Questions

One: Did the first count of the complaint state a cause of action against defendants Lesser?

Yes. The first count of the complaint contains all the essential allegations of an express contract whereby defendants Lesser agreed to pay plaintiff the reasonable value of her literary composition, and to give her screen credit therefor if used by defendants. This count also contained an allegation that defendants breached this express contract.

It was a question of fact for the determination of the trier of fact whether or not such contract had been entered into, and whether or not defendants had breached it. This is true whether the composition submitted by plaintiff was new, novel, common or open to public knowledge. (High v. Trade Union Courier Pub. Corp. et al., Sup., 69 N.Y.S.2d 526, 529; Cole v. Phillips H. Lord, Inc., 262 App.Div. 116, 28 N.Y.S.2d 404, 409[3]; cf. Brunner v. Stix, Baer & Fuller Co., 352 Mo. 1225, 181 S.W.2d 643, 645 et seq.)

Therefore the trial judge erred in sustaining a demurrer to the first count of the complaint.

Two: Did the second count of the complaint state a cause of action?

Yes. The second count of the complaint had all the essential elements of an implied contract with payment therefor to be made by defendants for the use of plaintiff's literary material furnished to them. It contained an allegation that plaintiff furnished to defendants at their special instance and request her literary material entitled ‘Tarzan in the Land of Eternal Youth’ for the purpose of the sale of the same to defendants upon the payment to plaintiff of a reasonable value thereof, and that defendants accepted said literary composition, retained and used the same.

A plaintiff may recover upon the theory of an implied contract if properly pleaded even though the idea may be common or open to public knowledge. (Yadkoe v. Fields, 66 Cal.App.2d 150, 159[4], 151 P.2d 906. See also High v. Trade Union Courier Pub. Corp. et al., Sup., 69 N.Y.S.2d 526, 529; Cole v. Phillips H. Lord, Inc., 262 App.Div. 116, 28 N.Y.S.2d 404, 409[5].)

It is thus evident that since this count of the complaint stated a cause of action the trial court erred in sustaining the demurrer thereto.

Three: Did the third count of the complaint state a cause of action?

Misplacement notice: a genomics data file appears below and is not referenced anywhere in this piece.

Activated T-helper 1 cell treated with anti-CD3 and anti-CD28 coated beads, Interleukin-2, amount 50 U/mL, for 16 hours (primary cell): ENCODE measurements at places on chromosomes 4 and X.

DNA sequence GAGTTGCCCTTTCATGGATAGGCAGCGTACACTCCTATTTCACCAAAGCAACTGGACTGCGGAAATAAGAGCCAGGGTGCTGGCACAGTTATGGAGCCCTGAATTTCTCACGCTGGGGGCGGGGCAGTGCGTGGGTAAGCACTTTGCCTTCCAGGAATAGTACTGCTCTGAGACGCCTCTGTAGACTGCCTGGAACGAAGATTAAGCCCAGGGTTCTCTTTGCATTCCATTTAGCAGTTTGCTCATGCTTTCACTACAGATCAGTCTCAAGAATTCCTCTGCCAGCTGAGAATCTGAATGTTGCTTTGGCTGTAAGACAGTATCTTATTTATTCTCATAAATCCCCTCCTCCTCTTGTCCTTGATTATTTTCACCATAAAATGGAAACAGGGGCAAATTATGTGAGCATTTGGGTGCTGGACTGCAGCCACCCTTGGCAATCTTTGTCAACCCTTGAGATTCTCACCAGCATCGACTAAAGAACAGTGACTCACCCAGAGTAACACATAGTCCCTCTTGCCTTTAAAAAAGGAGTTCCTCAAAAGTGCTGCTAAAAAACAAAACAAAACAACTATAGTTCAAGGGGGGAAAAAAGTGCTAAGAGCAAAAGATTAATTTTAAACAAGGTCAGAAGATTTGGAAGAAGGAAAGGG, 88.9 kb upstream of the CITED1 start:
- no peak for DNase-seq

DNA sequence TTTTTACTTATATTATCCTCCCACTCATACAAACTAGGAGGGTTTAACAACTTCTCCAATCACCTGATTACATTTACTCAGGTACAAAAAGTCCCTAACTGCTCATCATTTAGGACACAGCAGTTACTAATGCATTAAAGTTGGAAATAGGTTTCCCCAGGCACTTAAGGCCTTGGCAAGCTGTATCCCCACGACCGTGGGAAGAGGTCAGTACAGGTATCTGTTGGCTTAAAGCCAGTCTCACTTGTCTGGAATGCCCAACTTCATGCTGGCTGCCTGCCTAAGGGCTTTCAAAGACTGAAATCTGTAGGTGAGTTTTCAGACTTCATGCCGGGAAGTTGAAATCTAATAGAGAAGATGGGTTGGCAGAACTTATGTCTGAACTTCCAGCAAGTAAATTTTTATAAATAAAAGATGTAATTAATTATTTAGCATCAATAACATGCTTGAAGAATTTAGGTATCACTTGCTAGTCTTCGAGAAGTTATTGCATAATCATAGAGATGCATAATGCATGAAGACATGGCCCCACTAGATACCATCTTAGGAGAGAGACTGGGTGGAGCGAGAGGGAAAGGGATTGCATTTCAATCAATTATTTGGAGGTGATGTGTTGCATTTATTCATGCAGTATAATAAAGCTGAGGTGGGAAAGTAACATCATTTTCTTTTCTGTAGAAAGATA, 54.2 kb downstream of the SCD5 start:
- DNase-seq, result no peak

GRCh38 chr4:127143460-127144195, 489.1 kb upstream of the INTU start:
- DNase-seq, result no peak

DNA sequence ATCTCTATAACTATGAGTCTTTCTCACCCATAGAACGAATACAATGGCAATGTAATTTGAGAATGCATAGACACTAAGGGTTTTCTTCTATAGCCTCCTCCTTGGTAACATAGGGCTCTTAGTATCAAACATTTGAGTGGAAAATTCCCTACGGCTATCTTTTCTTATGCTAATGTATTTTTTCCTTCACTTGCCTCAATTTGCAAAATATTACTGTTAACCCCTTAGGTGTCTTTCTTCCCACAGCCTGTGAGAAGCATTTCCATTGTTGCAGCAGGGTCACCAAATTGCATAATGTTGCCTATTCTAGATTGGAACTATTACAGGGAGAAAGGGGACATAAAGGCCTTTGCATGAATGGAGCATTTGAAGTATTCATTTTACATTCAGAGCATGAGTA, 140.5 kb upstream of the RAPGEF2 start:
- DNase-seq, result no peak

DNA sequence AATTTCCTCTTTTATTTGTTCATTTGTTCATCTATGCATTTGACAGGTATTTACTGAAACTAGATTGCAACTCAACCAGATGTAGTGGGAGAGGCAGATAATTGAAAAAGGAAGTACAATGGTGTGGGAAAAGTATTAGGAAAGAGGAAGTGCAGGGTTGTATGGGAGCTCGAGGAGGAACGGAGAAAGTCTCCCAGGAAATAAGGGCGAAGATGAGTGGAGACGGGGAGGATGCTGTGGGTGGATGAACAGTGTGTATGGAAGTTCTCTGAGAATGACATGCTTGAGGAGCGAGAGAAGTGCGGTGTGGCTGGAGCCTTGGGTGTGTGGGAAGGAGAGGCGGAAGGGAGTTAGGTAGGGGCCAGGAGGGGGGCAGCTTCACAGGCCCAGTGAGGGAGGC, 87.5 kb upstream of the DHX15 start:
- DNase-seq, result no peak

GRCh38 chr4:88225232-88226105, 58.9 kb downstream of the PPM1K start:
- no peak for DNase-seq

Yes. If from all of the facts well pleaded only a single inference and one conclusion may be drawn, upon the filing of a general demurrer thereto a question of law arises for the trial court's determination, to wit, whether the facts thus pleaded state a cause of action in favor of plaintiff. If however reasonable minds may reach different inferences and conclusions from the facts well pleaded in the complaint, and if one inference and conclusion would support a judgment in favor of plaintiff while the opposite would support a judgment in favor of defendant, a question of fact is presented for determination of the trier of fact and a general demurrer to the complaint should be overruled. (See Golding v. R.K.O. Pictures, Inc., 35 Cal.2d 690, 695, 221 P.2d 95; Fetterley v. Brown, 204 Cal. 386, 387, 268 P. 643; Grant v. Sheerin, 84 Cal. 197, 200, 23 P. 1094. Cf. Perguica v. Industrial Accident Comm., 29 Cal.2d 857, 859; Yucaipa Farmers Co-op Ass'n v. Industrial Accident Comm., 55 Cal.App.2d 234, 238, 130 P.2d 146.)

In the instant case there is a reasonable difference of opinion among reasonable minds as to whether the facts as pleaded in the third count of the complaint would sustain a judgment in favor of plaintiff. Hence under the above rule the demurrer to the third count should have been overruled.

The judgment is reversed with instructions to the trial court to overrule the demurrers and to permit defendants a reasonable time within which to answer should they be so advised.

I concur in the judgment of reversal and in the opinion of Mr. Justice McComb.

An additional question raised by defendants and not covered in Justice McComb's opinion should be determined now since it will undoubtedly arise again during the course of the litigation.

Defendant contends that (1) the court not only may but must consider facts of which judicial notice may be taken that are contrary to the express allegations in the complaint; (2) the court may properly take judicial notice of established literature; (3) when the matter is a proper subject of judicial notice the judge, in order to attain mental certainty, may require the assistance of the parties or may make his own investigation, or both; (4) if the court is able to find as a matter of law that there was no protectible material, or, if there were such, no substantial part of it was copied by defendants, then there would be no question of fact to be submitted to the jury and the case should be dismissed; (5) the court should read two books submitted by defendants, to wit, ‘She’ by H. Rider Haggard, published in 1887, and ‘Tarzan's Quest’ by Edgar Rice Burroughs, published eight years prior to plaintiff's conception of her own theme; (6) such reading will disclose that plaintiff has pirated her entire story, characters, names, theme, plot, locale and sequence from ‘Tarzan's Quest’ and additional material from ‘She.’ Hence, argue defendants, the court must take judicial notice that plaintiff cannot advance the claim of originality or protectibility for her story, nor can she make any claim of similarity between her story and defendants' picture, or of appropriation by them of her material. Defendants acknowledge that the court should be cautious in taking judicial notice of matters that refute plaintiff's claim of originality and state they do not emphasize unduly the matter of judicial notice of specific literature in passing on the issue of originality.